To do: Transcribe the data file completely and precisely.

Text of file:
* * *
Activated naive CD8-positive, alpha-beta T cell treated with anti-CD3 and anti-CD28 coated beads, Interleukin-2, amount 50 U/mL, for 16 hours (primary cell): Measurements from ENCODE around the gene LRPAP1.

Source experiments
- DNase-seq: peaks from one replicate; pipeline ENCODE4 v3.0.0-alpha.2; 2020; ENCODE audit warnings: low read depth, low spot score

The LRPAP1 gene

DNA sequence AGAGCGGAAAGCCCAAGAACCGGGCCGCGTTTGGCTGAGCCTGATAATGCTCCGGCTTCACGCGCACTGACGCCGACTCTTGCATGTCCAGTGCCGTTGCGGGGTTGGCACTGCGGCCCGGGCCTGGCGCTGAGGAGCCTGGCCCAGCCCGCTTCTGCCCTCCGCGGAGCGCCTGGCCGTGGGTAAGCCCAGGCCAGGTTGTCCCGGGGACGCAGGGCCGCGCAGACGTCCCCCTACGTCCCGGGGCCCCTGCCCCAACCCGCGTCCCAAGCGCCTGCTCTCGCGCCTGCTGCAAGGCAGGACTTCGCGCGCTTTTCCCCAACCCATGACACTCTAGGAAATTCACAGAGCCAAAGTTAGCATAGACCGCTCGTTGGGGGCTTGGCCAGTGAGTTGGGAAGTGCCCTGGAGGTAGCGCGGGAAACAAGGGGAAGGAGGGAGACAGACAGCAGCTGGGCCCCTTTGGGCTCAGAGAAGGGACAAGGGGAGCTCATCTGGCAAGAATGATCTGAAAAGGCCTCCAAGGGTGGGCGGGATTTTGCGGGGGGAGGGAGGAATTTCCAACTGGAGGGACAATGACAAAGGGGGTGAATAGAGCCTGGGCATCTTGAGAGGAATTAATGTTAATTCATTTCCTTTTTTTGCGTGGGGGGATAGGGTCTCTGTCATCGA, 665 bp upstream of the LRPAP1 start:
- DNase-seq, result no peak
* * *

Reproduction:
Activated naive CD8-positive, alpha-beta T cell treated with anti-CD3 and anti-CD28 coated beads, Interleukin-2, amount 50 U/mL, for 16 hours (primary cell): Measurements from ENCODE around the gene LRPAP1.

Source experiments
- DNase-seq: peaks from one replicate; pipeline ENCODE4 v3.0.0-alpha.2; 2020; ENCODE audit warnings: low read depth, low spot score

The LRPAP1 gene

DNA sequence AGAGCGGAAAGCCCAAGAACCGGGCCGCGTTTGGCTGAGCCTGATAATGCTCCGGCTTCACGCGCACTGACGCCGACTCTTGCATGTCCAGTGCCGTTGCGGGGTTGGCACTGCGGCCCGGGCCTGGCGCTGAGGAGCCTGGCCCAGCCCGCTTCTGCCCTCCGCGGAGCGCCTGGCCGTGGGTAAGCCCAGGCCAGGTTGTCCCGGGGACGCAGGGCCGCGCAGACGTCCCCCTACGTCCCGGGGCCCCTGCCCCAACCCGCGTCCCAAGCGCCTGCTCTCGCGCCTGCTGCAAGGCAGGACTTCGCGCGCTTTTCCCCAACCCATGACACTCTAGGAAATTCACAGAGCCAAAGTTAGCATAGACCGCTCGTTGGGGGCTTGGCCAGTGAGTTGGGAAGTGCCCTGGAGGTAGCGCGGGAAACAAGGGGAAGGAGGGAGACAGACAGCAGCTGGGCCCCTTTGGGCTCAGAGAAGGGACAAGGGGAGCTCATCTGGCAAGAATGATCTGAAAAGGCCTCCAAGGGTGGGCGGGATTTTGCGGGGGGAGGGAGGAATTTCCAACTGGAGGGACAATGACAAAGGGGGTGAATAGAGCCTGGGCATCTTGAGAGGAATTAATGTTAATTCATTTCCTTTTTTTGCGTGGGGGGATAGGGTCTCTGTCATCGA, 665 bp upstream of the LRPAP1 start:
- DNase-seq, result no peak